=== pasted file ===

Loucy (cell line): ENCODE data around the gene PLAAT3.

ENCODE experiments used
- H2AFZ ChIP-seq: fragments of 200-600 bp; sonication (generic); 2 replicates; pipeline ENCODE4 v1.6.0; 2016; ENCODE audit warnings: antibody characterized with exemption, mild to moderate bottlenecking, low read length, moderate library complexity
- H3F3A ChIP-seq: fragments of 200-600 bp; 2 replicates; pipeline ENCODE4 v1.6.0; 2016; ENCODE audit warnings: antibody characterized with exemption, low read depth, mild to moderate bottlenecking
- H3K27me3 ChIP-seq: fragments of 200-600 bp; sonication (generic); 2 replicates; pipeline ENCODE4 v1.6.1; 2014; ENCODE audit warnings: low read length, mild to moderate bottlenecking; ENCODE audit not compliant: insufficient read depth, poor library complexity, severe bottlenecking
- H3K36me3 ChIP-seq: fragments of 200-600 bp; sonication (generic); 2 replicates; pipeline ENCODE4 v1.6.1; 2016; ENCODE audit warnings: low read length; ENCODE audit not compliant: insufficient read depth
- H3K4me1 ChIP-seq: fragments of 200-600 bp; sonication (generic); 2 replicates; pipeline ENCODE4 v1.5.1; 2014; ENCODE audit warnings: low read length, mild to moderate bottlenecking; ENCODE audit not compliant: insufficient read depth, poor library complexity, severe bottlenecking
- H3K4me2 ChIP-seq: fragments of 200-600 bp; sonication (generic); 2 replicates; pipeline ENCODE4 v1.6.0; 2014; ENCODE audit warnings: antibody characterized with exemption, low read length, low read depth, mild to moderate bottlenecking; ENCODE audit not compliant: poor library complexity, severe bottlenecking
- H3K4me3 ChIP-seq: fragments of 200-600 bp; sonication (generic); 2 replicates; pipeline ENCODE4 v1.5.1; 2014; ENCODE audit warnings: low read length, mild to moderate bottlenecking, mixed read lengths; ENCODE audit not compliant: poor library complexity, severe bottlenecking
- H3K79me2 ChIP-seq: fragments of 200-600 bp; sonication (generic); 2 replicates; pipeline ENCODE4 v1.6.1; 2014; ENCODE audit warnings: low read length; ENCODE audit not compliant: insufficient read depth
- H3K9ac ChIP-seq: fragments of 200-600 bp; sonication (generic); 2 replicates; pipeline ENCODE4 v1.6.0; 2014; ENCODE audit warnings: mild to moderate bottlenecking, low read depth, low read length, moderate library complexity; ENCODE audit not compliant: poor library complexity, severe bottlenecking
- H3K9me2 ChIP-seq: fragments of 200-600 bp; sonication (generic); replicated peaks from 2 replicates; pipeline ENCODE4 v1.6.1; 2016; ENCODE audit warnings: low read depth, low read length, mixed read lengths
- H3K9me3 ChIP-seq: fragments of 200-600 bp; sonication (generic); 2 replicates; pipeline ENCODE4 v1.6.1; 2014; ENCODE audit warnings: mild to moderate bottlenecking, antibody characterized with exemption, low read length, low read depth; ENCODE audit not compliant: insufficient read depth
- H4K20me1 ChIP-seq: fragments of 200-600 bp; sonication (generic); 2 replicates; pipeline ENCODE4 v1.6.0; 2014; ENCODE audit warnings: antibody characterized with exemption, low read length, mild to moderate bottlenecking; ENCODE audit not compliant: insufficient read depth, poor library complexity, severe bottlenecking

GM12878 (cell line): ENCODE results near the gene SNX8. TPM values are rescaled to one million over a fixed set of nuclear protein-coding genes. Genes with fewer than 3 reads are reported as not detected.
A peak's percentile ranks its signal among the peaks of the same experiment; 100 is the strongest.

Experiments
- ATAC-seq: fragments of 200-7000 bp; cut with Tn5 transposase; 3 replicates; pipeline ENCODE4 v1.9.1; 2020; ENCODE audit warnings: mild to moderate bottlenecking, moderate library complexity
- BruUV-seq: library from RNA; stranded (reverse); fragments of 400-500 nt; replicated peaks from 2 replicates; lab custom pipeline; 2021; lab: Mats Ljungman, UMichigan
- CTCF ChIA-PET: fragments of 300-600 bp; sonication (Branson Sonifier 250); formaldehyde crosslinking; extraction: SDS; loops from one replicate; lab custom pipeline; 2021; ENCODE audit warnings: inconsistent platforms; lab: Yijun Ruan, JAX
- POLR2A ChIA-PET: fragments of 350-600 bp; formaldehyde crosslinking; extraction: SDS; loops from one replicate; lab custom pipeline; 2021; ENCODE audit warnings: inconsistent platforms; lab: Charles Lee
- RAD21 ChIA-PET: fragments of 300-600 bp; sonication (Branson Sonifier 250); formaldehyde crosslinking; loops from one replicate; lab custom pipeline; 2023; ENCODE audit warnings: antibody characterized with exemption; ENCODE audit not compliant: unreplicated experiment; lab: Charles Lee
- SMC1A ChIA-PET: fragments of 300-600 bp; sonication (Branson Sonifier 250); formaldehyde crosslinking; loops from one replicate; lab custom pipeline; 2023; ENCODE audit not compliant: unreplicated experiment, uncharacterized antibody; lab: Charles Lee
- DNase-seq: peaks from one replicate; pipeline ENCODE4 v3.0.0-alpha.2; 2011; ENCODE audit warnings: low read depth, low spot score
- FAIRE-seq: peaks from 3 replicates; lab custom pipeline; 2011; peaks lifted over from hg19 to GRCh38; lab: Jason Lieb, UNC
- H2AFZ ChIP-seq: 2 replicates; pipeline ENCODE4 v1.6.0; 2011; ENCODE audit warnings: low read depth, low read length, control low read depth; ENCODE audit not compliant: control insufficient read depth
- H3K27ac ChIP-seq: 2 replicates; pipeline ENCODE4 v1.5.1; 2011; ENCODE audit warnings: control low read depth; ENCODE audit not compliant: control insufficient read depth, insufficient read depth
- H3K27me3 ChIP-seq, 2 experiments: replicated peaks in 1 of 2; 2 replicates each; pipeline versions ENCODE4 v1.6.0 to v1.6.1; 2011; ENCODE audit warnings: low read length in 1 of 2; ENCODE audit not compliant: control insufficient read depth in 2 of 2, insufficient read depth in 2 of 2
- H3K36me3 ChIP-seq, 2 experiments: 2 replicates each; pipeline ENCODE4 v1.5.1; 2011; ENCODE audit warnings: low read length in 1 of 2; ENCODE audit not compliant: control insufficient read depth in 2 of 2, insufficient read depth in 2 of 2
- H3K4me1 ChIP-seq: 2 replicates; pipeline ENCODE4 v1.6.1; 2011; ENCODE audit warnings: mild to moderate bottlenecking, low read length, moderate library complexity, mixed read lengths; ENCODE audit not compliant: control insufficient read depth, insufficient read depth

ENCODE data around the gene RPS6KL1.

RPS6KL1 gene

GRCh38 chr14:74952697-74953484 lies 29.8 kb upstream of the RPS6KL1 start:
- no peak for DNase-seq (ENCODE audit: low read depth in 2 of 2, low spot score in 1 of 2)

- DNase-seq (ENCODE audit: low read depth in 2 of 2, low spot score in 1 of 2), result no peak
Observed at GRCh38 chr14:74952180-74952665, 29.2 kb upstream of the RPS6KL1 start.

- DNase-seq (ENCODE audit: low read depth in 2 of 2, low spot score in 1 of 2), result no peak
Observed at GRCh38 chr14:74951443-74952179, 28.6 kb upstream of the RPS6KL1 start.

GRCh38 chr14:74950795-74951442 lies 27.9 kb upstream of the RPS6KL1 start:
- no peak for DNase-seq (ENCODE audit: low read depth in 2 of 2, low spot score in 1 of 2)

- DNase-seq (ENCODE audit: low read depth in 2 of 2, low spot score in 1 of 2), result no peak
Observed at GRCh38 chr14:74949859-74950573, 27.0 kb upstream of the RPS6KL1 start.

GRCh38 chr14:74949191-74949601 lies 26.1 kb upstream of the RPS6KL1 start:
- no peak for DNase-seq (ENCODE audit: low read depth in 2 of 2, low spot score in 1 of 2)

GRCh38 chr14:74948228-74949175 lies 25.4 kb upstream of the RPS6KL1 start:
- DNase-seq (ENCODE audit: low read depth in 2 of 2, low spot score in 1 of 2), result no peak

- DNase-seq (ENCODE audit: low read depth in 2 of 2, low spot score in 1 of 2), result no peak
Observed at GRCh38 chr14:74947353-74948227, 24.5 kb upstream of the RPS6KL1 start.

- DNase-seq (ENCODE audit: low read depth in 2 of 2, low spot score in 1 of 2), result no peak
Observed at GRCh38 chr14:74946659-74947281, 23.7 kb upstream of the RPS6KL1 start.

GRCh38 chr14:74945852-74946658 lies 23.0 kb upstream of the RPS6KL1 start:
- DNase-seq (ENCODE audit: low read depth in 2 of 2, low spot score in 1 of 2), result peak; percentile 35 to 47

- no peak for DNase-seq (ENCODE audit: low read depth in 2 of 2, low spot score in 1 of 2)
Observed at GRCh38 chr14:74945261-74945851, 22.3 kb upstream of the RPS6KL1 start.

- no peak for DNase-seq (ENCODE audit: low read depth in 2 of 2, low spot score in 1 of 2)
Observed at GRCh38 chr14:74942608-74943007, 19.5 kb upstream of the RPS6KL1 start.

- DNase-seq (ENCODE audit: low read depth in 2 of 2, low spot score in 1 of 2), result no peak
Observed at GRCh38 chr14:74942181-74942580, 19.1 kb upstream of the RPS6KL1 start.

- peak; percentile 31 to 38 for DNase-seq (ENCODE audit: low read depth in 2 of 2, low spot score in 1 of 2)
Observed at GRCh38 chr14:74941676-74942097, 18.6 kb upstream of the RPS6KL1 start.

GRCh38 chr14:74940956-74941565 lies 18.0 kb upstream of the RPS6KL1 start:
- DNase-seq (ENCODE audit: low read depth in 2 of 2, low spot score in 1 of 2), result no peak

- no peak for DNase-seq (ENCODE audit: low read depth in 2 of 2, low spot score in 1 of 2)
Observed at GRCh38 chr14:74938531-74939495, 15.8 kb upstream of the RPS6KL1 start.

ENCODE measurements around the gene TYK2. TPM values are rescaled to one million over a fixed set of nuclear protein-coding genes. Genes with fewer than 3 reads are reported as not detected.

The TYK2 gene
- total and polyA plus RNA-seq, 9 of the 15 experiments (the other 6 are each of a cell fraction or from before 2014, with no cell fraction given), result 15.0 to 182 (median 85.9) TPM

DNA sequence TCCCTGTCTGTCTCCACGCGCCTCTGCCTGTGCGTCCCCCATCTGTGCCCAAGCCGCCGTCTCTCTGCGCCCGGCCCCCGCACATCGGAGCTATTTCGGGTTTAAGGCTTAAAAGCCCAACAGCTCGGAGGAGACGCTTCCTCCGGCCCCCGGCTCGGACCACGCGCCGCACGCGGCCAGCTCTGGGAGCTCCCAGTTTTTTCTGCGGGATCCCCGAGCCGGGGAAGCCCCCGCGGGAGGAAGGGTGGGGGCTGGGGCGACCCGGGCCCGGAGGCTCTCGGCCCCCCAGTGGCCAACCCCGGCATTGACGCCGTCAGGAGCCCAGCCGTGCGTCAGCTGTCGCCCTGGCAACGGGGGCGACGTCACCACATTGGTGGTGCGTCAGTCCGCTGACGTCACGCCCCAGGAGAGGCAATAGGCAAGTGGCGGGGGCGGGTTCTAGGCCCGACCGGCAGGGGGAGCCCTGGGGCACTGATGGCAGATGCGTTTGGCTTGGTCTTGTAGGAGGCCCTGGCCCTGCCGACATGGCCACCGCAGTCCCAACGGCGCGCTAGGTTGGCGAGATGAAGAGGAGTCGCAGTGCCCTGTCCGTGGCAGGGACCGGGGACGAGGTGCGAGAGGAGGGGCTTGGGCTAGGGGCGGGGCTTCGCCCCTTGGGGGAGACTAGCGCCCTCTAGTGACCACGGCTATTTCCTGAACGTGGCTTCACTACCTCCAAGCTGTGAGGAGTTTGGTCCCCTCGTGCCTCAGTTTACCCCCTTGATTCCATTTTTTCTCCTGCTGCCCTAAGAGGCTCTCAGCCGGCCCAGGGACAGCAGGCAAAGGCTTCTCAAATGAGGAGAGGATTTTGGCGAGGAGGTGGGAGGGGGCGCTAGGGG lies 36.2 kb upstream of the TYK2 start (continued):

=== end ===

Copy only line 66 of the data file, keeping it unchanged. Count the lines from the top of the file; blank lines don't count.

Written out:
The TYK2 gene